As the year is coming to an end I start to think about the tradition of making New Year’s resolutions. In years past I’ve made resolutions but have found it is often difficult to keep them. Where did the idea of resolutions begin and how can I keep them?

This question sent me on a quest to find out how this tradition came to be. Many believe the Babylonians were the first to make resolutions. Their resolutions were made to their gods and often included promises to return borrowed objects and pay their debts. To not keep ones promise to the gods would mean hard times for them and their family. The Romans and even the knights in medieval times had similar traditions. Many of these traditions revolved around religion.

Today, many people make resolution to themselves instead of making them to their gods. cited the following as the top 5 resolutions for 2015:

  1. Lose Weight/Exercise More
  2. Quit Smoking
  3. Eat Healthy
  4. Learn Something New
  5. Spend Less/Save More

Most of these sound simple to keep but in reality can be very difficult. Lack of sustained motivation and commitment are the most common reasons people are unsuccessful in keeping resolutions. Here are a few tips from to help you make and keep your resolutions:

  1. Focus on one resolution
  2. Make resolutions a year long process
  3. Take small steps
  4. Have an accountability buddy
  5. Celebrate you success between milestones

Armed with a new understanding of resolution setting I think I might be more successful this next year. I’ve decided my resolution for 2016 is to volunteer double the amount of hours I did in 2015. So I am committing to volunteer 100 hours in 2016 and I’ll have my Executive team help hold me to it. What will your resolution be in 2016?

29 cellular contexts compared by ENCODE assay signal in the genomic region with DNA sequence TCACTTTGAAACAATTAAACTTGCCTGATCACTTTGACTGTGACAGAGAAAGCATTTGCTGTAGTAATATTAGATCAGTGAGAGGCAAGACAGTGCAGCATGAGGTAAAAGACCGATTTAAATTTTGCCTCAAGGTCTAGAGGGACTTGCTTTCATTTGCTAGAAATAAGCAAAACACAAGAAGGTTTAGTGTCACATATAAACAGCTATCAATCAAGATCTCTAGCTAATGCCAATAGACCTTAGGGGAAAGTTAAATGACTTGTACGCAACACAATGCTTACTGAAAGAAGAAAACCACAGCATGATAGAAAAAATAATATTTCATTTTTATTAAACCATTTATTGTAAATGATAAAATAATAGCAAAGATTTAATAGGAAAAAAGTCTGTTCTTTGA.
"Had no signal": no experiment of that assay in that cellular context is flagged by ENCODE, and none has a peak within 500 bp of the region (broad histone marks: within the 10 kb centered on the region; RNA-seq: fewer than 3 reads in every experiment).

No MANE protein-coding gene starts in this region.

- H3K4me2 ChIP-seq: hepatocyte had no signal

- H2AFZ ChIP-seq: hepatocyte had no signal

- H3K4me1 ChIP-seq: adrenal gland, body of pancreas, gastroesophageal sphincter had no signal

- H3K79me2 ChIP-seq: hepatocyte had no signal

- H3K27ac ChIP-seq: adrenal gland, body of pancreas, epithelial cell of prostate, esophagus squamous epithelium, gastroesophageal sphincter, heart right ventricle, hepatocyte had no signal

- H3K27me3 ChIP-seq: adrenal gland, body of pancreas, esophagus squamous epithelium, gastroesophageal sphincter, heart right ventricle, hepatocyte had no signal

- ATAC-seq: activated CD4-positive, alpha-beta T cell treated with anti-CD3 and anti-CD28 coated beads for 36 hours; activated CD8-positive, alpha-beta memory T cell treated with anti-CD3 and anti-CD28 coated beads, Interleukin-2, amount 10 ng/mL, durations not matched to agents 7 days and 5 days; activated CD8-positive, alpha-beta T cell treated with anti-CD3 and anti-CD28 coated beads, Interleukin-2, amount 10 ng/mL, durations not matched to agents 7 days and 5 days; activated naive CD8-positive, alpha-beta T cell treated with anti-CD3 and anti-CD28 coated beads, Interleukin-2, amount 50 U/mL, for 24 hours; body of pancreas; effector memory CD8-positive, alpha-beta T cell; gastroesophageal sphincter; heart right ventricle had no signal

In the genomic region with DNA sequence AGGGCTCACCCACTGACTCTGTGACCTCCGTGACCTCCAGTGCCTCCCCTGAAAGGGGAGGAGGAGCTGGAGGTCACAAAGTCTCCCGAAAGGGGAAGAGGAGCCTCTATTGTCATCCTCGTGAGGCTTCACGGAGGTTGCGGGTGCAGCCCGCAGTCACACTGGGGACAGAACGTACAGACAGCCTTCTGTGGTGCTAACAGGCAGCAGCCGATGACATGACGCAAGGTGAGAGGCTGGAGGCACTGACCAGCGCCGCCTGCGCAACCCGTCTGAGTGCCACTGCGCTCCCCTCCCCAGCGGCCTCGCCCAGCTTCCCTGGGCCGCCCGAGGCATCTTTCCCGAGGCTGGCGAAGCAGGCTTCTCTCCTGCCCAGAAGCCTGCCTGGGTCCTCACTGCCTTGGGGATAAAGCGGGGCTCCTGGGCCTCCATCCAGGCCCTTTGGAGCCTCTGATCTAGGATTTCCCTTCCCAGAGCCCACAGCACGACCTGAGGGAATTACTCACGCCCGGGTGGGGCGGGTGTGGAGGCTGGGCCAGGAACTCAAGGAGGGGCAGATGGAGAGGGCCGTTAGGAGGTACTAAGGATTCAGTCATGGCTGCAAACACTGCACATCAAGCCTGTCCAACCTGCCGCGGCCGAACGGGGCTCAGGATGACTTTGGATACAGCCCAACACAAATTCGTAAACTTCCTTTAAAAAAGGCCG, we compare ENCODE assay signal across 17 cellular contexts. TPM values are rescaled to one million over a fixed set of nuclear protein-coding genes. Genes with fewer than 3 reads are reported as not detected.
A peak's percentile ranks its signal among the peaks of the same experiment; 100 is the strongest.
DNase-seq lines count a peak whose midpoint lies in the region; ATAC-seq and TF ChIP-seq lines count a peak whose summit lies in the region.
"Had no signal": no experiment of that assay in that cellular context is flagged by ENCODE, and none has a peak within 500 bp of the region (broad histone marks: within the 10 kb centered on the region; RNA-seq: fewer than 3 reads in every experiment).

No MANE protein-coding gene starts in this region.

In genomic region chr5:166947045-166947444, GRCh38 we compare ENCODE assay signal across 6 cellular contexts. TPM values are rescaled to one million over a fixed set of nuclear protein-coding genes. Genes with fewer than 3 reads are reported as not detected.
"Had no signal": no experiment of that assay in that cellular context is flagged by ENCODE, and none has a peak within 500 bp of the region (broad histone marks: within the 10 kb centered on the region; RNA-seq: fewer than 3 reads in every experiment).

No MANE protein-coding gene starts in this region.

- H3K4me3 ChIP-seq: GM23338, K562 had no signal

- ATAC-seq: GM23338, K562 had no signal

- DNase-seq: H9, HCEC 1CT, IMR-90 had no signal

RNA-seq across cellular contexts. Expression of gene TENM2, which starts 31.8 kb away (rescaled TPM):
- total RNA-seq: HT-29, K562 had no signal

Sarah Slonsky

Sarah has worked in the financial services industry for over 15 years and began her career with Verity Credit Union in 2003 as the Manager of the Alderwood Branch. Over the years she has led several departments including Internal Audit and Consumer Lending. In her current role Sarah is responsible for ensuring the credit union continues to meet its member’ financing needs while minimizing losses to the credit union and its members. She also serves as president of CU Home Mortgage Solutions, which provides quality mortgage services to Verity members and other Washington credit unions. Her goal is for “Verity to be top of mind when our members have a need to borrow or when they pull out a credit card to make a purchase.” Sarah holds an undergraduate degree in Accounting from City University. Away from work she enjoys spending time with her husband and four daughters.

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